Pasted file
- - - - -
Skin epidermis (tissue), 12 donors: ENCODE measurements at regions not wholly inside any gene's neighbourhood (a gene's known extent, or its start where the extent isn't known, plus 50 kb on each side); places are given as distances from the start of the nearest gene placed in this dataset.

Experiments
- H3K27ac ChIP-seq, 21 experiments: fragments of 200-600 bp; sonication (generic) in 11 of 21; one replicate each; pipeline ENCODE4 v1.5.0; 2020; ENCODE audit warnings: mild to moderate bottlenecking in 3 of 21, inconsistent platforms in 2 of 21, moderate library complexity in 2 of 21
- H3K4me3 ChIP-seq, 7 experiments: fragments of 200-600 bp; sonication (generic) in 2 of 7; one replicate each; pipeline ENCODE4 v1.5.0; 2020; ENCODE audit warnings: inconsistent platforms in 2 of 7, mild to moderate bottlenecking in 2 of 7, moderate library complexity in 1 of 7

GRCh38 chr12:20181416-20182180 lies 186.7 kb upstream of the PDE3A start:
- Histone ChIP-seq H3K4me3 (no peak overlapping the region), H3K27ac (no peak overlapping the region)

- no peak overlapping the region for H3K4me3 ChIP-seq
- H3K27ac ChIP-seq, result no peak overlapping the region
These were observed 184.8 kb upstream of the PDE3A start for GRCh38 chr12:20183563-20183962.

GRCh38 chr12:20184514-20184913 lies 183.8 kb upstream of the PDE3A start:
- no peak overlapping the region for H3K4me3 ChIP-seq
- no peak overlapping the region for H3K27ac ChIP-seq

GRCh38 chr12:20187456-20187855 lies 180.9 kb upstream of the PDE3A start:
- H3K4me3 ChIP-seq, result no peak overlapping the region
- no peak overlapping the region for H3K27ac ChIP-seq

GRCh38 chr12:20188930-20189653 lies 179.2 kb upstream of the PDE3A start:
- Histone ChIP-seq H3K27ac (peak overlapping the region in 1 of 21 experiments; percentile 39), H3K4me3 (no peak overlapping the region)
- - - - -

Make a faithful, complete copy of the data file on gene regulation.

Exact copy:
Skin epidermis (tissue), 12 donors: ENCODE measurements at regions not wholly inside any gene's neighbourhood (a gene's known extent, or its start where the extent isn't known, plus 50 kb on each side); places are given as distances from the start of the nearest gene placed in this dataset.

Experiments
- H3K27ac ChIP-seq, 21 experiments: fragments of 200-600 bp; sonication (generic) in 11 of 21; one replicate each; pipeline ENCODE4 v1.5.0; 2020; ENCODE audit warnings: mild to moderate bottlenecking in 3 of 21, inconsistent platforms in 2 of 21, moderate library complexity in 2 of 21
- H3K4me3 ChIP-seq, 7 experiments: fragments of 200-600 bp; sonication (generic) in 2 of 7; one replicate each; pipeline ENCODE4 v1.5.0; 2020; ENCODE audit warnings: inconsistent platforms in 2 of 7, mild to moderate bottlenecking in 2 of 7, moderate library complexity in 1 of 7

GRCh38 chr12:20181416-20182180 lies 186.7 kb upstream of the PDE3A start:
- Histone ChIP-seq H3K4me3 (no peak overlapping the region), H3K27ac (no peak overlapping the region)

- no peak overlapping the region for H3K4me3 ChIP-seq
- H3K27ac ChIP-seq, result no peak overlapping the region
These were observed 184.8 kb upstream of the PDE3A start for GRCh38 chr12:20183563-20183962.

GRCh38 chr12:20184514-20184913 lies 183.8 kb upstream of the PDE3A start:
- no peak overlapping the region for H3K4me3 ChIP-seq
- no peak overlapping the region for H3K27ac ChIP-seq

GRCh38 chr12:20187456-20187855 lies 180.9 kb upstream of the PDE3A start:
- H3K4me3 ChIP-seq, result no peak overlapping the region
- no peak overlapping the region for H3K27ac ChIP-seq

GRCh38 chr12:20188930-20189653 lies 179.2 kb upstream of the PDE3A start:
- Histone ChIP-seq H3K27ac (peak overlapping the region in 1 of 21 experiments; percentile 39), H3K4me3 (no peak overlapping the region)